Below, Robert Graves writes to struggling poet D. S. Savage in response to a previous letter, wherein Savage had described his recent dream of an encounter between Jesus and an “extortioner.”
TO DEREK SAVAGE
January 3, 1951
My dear Savage
If I were the Pilgrim Trust or Signor Guggenheim or Carnegie’s Executors, I would confer an OED on every writer, real writer, in England. [margin note: It would not involve great expense—half-a-dozen copies would be too many!] I have advised many rich and incorrect writers to sell their astrakhan collared coats and frigidaires and Baxter prints to the same end. It is not a faultless work, of course—I am often catching it out—but necessary...I starved, like you, for years and my critical work suffered in consequence: good dictionaries and plain texts were what I lacked most; and I never could find time to work in a library.
About Jesus: yours is a nice story, but since he was a Pharisee, and therefore bound to consider even Roman swine and Phoenician dogs as God’s creatures, he would not have approved of the usurer (the text about ‘spoiling the Egyptians’ was out of fashion in the 1st century) and would not (even ironically) have wished that the usurer would transfer his extortions to the Children of Promise. He made a nice crack about the High Priest’s privy (quoted in the Talmud) which the HP used during the Feast of Atonement; and he made ironical remarks about the Lord (of the Unjust Steward)’s pleasure at being defrauded, and about the Sadducees’ reserving seats in Heaven. But there I think he would merely have reproved the usurer for his unfair dealings and told him to restore the stolen money fourfold according to the Law.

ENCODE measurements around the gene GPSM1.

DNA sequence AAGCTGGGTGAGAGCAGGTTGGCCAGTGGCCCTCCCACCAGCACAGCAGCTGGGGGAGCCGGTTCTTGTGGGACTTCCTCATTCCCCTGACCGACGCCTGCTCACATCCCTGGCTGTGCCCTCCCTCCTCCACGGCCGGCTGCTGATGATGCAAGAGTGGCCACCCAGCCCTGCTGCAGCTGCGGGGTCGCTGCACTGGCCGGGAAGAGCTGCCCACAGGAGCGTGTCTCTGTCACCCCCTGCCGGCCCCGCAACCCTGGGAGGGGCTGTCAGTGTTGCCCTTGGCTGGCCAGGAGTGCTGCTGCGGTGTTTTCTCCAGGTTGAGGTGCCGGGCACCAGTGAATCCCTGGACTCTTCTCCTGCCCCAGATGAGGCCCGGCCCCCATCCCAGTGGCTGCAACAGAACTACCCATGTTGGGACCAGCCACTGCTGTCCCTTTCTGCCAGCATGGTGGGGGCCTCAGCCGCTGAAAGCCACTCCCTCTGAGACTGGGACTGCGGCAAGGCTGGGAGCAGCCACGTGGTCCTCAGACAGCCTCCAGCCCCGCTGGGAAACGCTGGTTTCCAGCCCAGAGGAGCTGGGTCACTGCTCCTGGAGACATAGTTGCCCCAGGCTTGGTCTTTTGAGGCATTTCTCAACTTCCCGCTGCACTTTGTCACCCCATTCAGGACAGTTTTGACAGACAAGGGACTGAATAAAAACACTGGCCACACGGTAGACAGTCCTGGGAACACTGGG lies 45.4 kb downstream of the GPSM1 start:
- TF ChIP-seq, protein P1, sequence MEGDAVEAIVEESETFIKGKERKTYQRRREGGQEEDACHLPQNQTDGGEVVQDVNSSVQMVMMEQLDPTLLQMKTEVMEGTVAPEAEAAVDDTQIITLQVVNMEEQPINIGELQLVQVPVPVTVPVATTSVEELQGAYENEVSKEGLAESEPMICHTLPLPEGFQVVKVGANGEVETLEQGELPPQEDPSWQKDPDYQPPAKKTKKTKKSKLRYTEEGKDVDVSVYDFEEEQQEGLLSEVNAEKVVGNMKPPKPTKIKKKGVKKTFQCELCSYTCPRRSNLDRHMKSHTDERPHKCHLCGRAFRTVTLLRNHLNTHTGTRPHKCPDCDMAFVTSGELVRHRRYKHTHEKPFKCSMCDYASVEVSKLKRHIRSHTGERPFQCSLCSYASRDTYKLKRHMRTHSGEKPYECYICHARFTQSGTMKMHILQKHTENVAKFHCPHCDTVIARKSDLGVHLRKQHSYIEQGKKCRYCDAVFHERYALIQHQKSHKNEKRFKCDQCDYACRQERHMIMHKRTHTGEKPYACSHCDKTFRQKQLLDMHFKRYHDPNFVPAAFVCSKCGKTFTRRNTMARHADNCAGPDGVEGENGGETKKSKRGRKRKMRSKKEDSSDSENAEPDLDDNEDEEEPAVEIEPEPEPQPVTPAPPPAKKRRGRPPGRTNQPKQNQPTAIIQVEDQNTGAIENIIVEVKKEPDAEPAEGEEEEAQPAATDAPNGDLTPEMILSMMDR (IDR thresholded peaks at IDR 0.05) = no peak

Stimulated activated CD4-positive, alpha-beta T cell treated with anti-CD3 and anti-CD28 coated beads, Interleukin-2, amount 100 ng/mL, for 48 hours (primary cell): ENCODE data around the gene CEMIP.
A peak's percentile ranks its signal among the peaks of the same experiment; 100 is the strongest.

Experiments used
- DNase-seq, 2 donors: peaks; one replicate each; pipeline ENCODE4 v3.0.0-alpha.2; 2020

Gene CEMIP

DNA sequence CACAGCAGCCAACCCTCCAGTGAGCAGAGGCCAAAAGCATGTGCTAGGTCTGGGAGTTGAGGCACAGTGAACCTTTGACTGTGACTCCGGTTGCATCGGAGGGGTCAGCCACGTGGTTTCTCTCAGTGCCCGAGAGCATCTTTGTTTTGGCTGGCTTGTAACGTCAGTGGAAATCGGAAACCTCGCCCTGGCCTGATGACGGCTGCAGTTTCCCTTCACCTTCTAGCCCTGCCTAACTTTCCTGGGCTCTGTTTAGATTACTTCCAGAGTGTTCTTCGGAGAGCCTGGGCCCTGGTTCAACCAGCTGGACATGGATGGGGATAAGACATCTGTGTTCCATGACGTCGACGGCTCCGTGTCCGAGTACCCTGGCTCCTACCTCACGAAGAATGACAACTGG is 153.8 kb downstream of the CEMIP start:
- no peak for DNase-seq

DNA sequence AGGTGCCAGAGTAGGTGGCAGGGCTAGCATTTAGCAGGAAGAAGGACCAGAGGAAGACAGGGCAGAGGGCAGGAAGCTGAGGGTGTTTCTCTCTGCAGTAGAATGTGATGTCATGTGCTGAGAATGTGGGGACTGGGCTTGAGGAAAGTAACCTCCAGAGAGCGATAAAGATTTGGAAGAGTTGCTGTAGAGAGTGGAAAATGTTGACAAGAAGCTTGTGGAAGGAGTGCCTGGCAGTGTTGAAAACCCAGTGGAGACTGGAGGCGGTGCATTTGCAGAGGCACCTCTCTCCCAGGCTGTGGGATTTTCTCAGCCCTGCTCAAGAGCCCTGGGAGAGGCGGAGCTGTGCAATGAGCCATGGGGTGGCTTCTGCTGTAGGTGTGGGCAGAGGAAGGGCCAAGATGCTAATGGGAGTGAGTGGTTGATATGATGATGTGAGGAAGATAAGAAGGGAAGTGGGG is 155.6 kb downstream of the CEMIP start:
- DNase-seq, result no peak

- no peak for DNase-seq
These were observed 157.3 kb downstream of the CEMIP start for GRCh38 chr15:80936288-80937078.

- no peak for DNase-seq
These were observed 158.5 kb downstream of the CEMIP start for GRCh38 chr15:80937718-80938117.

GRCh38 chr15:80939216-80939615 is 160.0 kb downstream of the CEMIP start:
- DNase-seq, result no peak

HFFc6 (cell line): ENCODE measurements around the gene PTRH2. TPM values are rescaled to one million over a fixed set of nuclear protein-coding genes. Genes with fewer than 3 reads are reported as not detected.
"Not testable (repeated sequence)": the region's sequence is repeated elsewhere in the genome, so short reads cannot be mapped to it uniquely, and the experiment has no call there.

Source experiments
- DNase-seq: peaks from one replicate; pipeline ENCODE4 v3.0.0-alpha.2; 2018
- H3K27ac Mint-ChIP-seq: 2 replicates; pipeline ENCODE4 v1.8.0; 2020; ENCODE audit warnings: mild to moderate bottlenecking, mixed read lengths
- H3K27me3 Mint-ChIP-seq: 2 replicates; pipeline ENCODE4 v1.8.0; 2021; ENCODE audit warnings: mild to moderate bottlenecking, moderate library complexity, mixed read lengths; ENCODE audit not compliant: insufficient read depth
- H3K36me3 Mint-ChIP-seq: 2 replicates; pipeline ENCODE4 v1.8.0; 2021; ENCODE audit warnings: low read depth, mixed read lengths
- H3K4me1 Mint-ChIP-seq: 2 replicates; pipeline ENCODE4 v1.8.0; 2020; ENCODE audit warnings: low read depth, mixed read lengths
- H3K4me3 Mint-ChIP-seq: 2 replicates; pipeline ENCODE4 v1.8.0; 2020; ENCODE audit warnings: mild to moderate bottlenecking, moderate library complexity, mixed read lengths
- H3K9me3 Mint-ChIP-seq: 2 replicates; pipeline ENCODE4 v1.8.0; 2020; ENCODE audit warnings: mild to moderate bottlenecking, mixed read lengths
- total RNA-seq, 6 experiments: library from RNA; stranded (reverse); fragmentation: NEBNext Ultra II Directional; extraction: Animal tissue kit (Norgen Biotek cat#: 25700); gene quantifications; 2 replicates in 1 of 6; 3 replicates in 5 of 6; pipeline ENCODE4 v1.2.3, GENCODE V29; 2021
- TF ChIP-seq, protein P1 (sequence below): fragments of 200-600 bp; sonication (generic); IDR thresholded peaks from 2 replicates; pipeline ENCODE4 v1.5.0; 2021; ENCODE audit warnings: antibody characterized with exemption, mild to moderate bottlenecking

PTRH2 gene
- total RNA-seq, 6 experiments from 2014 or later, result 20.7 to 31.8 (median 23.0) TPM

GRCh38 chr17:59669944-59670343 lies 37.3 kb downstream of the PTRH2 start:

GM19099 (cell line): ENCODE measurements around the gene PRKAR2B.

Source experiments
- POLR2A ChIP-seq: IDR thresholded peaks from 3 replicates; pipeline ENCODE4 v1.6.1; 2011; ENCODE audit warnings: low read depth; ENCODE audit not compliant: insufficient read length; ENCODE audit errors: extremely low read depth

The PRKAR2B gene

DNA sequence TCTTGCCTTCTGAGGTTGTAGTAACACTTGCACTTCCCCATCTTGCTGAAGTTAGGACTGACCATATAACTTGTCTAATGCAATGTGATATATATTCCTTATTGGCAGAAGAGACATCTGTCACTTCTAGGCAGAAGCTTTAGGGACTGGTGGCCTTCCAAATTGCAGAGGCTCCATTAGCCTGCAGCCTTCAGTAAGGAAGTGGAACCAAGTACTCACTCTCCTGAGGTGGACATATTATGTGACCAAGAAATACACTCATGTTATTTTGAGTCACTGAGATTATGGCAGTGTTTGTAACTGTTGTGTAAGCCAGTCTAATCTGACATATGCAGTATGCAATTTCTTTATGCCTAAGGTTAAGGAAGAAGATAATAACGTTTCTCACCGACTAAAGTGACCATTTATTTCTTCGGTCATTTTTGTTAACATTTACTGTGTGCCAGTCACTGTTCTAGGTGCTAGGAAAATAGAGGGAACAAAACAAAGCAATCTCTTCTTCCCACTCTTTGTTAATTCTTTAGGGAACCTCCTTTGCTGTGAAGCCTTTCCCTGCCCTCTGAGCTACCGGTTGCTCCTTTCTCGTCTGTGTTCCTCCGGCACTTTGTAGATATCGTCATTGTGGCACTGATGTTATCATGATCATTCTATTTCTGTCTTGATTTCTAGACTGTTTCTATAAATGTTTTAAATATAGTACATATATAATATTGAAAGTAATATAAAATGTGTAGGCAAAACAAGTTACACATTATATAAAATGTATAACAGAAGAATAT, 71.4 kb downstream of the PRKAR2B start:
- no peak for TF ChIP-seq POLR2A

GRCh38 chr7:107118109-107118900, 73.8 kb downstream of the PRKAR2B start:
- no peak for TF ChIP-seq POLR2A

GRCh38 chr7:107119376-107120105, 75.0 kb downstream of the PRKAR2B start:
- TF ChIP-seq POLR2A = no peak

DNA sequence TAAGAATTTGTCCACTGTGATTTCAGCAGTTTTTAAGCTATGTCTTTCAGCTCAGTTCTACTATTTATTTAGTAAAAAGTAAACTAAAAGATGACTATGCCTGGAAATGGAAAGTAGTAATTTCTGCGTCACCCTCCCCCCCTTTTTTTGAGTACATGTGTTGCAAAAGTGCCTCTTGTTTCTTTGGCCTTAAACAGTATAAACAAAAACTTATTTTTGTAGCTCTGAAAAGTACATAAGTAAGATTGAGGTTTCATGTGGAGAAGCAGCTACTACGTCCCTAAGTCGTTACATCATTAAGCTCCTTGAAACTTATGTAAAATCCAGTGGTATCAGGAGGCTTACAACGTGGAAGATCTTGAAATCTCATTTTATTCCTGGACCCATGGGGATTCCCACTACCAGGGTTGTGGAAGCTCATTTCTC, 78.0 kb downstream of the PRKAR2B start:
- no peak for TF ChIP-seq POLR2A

Yes, isn’t a conscience a damned nuisance? Here I am spending 18 or 20 months on a book that will bring me in 4 months’ living expenses. But it has to be done. However, now that I have got to 55 and have a lot of work behind me, sudden gifts drop from Heaven like unexpected sales in Germany or Hungary of books I wrote 15 or 20 years ago. And I’ve never been forced to abandon my independence which I swore to keep when I left the army in 1919. Read a poem of yours about the water and potatoes in Oscar Williams’s swollen Treasury—it touched me, remembering my own stolchy allotment and how I fed four children on spuds, milk and a weekly tin of bully—Army surplus. But I still refuse to invest money and cannot look more than a year or two ahead.
I have been spending Xmas solving the problem of the first four chapters of Genesis which, mythologically speaking, stink to Heaven yet muddlingly incorporate most of the usual Eastern Mediterranean creation-myth elements. I have got the answer at last and checked it from the textual commentaries and now I’m happy. You’ll understand me when I say that I feel very pleased to think that you are keeping on, in spite and still; out of every ten writers, eleven sell the pass to the Persians.
Have you a subscription to the St. James’s Library? If not, please let me know what it is now and I’ll be very pleased to send it you [sic] as a new year gift. Apart from theology and ballet (blitzed during the War) it is extremely good. I used it throughout the War.